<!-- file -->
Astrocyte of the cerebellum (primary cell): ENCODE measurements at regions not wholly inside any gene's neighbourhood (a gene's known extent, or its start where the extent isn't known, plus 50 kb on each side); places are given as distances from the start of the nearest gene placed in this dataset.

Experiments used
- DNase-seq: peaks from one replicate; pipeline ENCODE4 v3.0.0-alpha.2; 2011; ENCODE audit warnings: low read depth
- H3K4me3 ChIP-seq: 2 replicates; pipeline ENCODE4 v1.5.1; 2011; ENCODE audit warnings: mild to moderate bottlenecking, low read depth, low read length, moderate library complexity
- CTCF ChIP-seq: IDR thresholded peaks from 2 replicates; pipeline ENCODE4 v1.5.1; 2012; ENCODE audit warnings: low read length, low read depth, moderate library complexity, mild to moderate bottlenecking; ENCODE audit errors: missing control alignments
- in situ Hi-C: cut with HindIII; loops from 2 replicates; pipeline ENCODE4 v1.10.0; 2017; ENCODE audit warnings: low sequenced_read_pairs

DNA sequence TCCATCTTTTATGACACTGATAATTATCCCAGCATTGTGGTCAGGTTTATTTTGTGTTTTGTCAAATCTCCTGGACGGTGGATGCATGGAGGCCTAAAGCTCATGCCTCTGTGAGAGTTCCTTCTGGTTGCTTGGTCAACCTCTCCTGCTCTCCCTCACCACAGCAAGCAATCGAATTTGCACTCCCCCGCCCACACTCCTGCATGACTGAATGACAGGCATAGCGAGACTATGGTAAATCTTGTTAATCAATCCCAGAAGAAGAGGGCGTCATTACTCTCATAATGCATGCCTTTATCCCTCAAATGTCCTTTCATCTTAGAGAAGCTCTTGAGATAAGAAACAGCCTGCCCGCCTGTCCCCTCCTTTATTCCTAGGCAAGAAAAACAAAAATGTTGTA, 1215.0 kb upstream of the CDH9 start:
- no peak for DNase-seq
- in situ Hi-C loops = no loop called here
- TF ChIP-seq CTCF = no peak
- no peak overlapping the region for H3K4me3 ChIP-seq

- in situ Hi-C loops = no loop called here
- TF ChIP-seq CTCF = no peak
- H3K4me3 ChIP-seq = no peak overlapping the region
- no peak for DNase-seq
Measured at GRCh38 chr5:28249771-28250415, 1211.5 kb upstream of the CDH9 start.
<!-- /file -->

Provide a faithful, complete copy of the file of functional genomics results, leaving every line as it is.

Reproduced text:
Astrocyte of the cerebellum (primary cell): ENCODE measurements at regions not wholly inside any gene's neighbourhood (a gene's known extent, or its start where the extent isn't known, plus 50 kb on each side); places are given as distances from the start of the nearest gene placed in this dataset.

Experiments used
- DNase-seq: peaks from one replicate; pipeline ENCODE4 v3.0.0-alpha.2; 2011; ENCODE audit warnings: low read depth
- H3K4me3 ChIP-seq: 2 replicates; pipeline ENCODE4 v1.5.1; 2011; ENCODE audit warnings: mild to moderate bottlenecking, low read depth, low read length, moderate library complexity
- CTCF ChIP-seq: IDR thresholded peaks from 2 replicates; pipeline ENCODE4 v1.5.1; 2012; ENCODE audit warnings: low read length, low read depth, moderate library complexity, mild to moderate bottlenecking; ENCODE audit errors: missing control alignments
- in situ Hi-C: cut with HindIII; loops from 2 replicates; pipeline ENCODE4 v1.10.0; 2017; ENCODE audit warnings: low sequenced_read_pairs

DNA sequence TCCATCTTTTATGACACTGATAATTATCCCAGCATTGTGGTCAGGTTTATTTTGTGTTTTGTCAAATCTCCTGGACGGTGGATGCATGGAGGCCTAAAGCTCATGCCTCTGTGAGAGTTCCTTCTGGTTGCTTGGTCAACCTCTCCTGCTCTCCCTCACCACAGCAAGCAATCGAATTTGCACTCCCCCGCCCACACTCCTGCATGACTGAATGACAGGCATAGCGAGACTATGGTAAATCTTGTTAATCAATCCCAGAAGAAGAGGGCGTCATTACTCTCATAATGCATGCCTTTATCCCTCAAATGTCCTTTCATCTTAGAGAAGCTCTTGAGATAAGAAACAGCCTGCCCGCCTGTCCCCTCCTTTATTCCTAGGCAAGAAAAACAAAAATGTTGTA, 1215.0 kb upstream of the CDH9 start:
- no peak for DNase-seq
- in situ Hi-C loops = no loop called here
- TF ChIP-seq CTCF = no peak
- no peak overlapping the region for H3K4me3 ChIP-seq

- in situ Hi-C loops = no loop called here
- TF ChIP-seq CTCF = no peak
- H3K4me3 ChIP-seq = no peak overlapping the region
- no peak for DNase-seq
Measured at GRCh38 chr5:28249771-28250415, 1211.5 kb upstream of the CDH9 start.